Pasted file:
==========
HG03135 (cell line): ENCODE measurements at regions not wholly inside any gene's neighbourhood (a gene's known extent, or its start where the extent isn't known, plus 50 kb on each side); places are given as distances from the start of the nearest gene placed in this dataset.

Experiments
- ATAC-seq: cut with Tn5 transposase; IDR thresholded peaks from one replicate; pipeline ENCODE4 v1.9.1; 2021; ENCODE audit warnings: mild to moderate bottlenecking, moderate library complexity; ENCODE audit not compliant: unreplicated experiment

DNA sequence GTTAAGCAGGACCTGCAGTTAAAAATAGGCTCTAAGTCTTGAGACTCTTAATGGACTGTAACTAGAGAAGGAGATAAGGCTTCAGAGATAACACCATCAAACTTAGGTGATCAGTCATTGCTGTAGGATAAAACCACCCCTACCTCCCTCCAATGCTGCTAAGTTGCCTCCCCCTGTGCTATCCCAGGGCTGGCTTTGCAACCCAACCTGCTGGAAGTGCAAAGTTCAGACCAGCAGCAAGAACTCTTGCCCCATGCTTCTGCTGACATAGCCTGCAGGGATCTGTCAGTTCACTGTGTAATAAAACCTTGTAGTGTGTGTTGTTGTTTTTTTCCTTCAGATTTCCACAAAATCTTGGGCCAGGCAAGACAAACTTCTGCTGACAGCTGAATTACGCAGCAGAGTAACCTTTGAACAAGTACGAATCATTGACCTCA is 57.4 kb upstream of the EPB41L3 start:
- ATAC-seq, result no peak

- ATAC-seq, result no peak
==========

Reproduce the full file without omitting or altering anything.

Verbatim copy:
HG03135 (cell line): ENCODE measurements at regions not wholly inside any gene's neighbourhood (a gene's known extent, or its start where the extent isn't known, plus 50 kb on each side); places are given as distances from the start of the nearest gene placed in this dataset.

Experiments
- ATAC-seq: cut with Tn5 transposase; IDR thresholded peaks from one replicate; pipeline ENCODE4 v1.9.1; 2021; ENCODE audit warnings: mild to moderate bottlenecking, moderate library complexity; ENCODE audit not compliant: unreplicated experiment

DNA sequence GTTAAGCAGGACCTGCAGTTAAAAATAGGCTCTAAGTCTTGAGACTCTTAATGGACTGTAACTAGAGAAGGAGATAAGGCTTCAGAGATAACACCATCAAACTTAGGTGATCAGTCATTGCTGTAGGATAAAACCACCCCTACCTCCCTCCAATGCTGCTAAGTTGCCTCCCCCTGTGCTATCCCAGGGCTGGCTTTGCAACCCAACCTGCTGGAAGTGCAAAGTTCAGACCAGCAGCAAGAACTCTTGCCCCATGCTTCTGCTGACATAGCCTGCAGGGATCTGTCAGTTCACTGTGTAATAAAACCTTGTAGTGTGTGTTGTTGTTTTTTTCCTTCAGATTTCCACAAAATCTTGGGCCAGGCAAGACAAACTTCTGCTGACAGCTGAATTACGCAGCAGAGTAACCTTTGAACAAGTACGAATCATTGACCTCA is 57.4 kb upstream of the EPB41L3 start:
- ATAC-seq, result no peak

- ATAC-seq, result no peak